As we wake up to the first day of a second national lockdown in England, millions of people are facing at least a further four weeks of staying at home.
Although many in the north and Midlands have lived under restrictions for some time, the new countrywide measures that came into force from midnight will mean everyone is now subject to more rigorous restrictions.
Guardian readers share what they learned from the first national lockdown, and how they plan to use that knowledge as a second one begins.
‘You shouldn’t save anything for best’
In April, 34-year-old Katie Davis lost her father. The experience made her realise that time was short, and she vowed not to continue to wait to do, or use, things that would give her joy.
“In the first lockdown I learned that you shouldn’t save anything for best”, she said. “It’s a bit of a habit in my family. My nana said that any new coats were too new to wear straight away; they had to acclimatise to the wardrobe for a bit first and then only brought out on Sundays.”
She continued: “I’d had my second daughter in January and caring for two babies, meant I was stretched beyond capacity emotionally, with very few coping mechanisms available.”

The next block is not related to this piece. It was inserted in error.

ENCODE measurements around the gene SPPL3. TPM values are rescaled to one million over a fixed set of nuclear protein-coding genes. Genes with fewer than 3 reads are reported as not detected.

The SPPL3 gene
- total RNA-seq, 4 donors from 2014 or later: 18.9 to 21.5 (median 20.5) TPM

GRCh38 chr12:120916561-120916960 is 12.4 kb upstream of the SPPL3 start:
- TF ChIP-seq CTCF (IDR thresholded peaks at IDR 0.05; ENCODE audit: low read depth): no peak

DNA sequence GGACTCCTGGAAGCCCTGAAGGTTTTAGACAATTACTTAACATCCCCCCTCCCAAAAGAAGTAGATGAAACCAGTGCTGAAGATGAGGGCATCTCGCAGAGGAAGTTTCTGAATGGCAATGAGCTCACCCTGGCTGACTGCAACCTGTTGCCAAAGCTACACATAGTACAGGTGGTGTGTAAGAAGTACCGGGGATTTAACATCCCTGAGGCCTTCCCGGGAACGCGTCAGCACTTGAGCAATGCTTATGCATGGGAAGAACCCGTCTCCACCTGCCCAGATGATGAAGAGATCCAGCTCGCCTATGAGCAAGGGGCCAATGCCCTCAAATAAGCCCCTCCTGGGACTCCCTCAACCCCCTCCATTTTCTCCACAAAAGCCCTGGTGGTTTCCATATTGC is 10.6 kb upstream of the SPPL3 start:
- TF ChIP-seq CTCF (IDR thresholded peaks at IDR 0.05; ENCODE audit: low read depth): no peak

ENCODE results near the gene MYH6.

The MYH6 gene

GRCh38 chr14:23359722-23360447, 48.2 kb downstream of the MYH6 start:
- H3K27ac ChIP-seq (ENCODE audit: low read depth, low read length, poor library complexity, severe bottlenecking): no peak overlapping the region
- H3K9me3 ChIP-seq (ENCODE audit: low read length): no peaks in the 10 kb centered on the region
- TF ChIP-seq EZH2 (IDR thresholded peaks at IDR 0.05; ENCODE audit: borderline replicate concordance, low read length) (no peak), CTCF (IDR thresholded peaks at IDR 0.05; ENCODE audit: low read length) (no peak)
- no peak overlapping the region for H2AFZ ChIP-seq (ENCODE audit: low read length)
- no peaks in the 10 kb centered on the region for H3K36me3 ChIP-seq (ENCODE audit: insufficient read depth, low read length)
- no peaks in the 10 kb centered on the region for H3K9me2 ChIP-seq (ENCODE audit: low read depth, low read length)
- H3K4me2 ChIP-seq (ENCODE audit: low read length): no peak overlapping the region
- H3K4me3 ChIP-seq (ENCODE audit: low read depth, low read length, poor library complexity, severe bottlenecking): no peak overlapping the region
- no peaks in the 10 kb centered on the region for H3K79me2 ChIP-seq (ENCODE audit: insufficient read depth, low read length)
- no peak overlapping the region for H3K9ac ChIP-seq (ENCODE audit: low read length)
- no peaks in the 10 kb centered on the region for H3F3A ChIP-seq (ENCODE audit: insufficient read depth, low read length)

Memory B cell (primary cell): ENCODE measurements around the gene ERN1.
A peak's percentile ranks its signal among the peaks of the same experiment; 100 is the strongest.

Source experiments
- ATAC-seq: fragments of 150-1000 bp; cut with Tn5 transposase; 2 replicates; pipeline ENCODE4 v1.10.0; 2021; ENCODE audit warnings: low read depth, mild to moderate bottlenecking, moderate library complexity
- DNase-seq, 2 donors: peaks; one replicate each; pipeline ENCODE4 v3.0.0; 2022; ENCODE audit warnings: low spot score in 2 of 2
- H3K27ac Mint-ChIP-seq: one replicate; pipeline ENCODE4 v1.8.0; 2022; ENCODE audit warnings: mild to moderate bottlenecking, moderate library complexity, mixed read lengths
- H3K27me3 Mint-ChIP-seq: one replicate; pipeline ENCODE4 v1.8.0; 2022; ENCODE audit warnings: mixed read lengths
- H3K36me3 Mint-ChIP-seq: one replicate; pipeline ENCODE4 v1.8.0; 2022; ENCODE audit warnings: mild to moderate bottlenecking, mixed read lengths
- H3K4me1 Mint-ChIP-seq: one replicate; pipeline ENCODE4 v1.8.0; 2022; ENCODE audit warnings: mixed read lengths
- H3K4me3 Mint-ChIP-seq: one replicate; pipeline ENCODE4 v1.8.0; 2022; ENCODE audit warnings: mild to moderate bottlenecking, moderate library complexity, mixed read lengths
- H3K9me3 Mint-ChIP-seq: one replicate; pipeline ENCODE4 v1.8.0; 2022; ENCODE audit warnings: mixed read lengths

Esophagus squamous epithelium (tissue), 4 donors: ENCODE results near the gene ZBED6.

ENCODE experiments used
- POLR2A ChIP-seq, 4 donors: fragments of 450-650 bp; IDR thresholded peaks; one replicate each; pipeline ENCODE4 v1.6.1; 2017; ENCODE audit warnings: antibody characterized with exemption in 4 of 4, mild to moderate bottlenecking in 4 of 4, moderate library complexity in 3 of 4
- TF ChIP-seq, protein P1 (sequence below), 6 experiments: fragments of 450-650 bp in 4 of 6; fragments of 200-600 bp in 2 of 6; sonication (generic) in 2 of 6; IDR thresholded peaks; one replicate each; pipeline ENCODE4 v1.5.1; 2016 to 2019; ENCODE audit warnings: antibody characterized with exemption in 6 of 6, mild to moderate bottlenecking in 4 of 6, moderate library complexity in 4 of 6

Struggling to get shopping slots and avoiding supermarkets in case of catching coronavirus, Davis and her mother raided the cupboards and discovered items saved as gifts, and never used.
“Picnics outside with the children meant actually using a teapot with real leaf tea , risking the fancy cups, two of which did get broken,” said Davis, who lives in Wigan.
“I still have real leaf tea most days, six months on, and a sense of a parallel universe in which my dad died and a pandemic hit us,” she added. “One tea canister my mum found was a year out of date, past its best. My dad ran out of time to do what he wanted to. Drink the best tea, use the fancy cups.”
‘Be stricter about switching off’
For Eleanor*, who lives in London and works in tech, a second lockdown calls for more defined boundaries between work and life. Without access to an office, she has found switching off “super difficult”, and raised concerns that many employees were working much longer hours remotely.
“For many of us that have stressful jobs and live alone in small flats, the lack of boundaries with work and the increased demands of work have been hard to manage,” she said.
“I live alone, and don’t have children, and there’s an expectation that because you don’t have to look after others, you can just keep working,” she added. “It’s unhealthy.”
Eleanor said she plans to be “stricter” about clocking off from work on time, and introduce more time to switch off.
“I’m going to put an alarm on, and even if the work isn’t done, I’m going to close the laptop, because the demands don’t stop,” she said. “I’m also going to try and have less screen time. Instead of lounging about on Netflix, I’m trying to read.”
‘A little gentleness goes a long way’
For 36-year-old social anthropologist Connie Smith, the constant saturation of news about coronavirus was “overwhelming”.
“Following minute-by-minute live streams of news can feel like a duty, and how we show we care about what’s going on,” said Smith, who lives in Manchester. “Lockdown forced many of us to slow down, get off the treadmill, and that change of pace became an opportunity. But if we take it all online, we lose that opportunity to slow down.”